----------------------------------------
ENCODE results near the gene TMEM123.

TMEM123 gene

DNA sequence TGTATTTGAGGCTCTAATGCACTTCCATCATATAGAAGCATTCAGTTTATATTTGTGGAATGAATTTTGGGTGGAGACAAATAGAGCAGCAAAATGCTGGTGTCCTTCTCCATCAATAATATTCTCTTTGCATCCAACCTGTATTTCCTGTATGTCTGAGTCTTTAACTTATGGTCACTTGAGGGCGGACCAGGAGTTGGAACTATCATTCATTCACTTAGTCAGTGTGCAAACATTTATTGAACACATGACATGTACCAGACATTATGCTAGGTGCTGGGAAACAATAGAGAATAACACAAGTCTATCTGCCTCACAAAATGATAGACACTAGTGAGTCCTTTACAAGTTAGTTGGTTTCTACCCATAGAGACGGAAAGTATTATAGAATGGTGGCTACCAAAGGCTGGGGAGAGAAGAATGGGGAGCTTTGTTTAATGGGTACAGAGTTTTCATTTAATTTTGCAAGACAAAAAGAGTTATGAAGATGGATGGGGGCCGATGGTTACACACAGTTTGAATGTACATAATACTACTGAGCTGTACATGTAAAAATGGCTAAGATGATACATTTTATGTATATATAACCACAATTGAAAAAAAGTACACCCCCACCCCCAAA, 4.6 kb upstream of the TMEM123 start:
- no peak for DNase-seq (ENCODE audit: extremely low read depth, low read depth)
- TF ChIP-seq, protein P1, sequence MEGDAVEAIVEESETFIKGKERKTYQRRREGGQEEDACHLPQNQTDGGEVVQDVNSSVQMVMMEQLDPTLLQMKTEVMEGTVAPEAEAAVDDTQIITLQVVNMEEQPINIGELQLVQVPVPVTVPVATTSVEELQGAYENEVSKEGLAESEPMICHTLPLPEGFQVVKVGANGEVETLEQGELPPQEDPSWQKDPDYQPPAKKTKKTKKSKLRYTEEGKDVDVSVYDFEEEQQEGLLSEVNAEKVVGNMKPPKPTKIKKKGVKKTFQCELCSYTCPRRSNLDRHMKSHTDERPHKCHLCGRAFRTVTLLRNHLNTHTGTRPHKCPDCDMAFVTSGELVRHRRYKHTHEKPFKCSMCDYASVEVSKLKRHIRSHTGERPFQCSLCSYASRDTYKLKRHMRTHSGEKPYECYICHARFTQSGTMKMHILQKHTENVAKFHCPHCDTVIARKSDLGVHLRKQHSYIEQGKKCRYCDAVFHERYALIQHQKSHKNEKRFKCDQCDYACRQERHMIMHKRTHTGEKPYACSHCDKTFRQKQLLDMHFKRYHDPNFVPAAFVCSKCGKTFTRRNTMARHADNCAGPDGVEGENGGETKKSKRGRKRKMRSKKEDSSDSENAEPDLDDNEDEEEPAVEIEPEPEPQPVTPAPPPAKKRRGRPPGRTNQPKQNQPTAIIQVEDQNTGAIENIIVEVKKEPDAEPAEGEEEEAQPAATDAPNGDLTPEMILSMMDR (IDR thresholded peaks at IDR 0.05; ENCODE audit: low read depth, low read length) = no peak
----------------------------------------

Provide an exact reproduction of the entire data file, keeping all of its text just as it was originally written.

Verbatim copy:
ENCODE results near the gene TMEM123.

TMEM123 gene

DNA sequence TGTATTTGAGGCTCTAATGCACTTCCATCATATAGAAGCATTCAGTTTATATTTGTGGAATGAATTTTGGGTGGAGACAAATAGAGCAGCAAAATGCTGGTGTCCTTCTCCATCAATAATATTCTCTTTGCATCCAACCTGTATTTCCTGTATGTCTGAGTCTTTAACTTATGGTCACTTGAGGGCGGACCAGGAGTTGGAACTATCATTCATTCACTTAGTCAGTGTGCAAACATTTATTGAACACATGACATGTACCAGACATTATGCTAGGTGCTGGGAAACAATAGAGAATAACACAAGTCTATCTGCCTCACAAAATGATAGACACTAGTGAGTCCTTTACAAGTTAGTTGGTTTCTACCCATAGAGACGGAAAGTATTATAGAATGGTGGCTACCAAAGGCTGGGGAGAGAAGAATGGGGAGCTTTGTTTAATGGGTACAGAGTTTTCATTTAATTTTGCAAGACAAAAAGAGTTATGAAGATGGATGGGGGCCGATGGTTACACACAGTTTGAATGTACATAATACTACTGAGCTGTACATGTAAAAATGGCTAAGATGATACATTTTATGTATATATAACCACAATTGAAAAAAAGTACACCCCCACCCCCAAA, 4.6 kb upstream of the TMEM123 start:
- no peak for DNase-seq (ENCODE audit: extremely low read depth, low read depth)
- TF ChIP-seq, protein P1, sequence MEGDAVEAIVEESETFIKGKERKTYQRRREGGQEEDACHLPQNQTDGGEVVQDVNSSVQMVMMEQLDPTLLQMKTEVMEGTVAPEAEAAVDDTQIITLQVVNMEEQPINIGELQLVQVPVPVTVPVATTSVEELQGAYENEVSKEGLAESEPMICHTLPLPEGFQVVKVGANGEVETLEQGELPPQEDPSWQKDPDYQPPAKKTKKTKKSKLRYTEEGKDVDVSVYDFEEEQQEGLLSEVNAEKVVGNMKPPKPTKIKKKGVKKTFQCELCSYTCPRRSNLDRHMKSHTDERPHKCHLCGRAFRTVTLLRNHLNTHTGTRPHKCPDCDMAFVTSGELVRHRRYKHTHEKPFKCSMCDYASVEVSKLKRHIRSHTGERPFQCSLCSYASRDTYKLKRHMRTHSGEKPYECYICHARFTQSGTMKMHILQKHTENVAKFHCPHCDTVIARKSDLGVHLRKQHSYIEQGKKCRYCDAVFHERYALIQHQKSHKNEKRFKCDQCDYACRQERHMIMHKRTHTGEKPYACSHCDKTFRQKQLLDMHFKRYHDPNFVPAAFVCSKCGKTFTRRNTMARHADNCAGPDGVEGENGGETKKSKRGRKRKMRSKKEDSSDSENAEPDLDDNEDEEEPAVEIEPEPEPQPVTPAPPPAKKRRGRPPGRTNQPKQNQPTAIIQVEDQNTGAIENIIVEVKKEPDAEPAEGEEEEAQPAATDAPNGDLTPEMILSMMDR (IDR thresholded peaks at IDR 0.05; ENCODE audit: low read depth, low read length) = no peak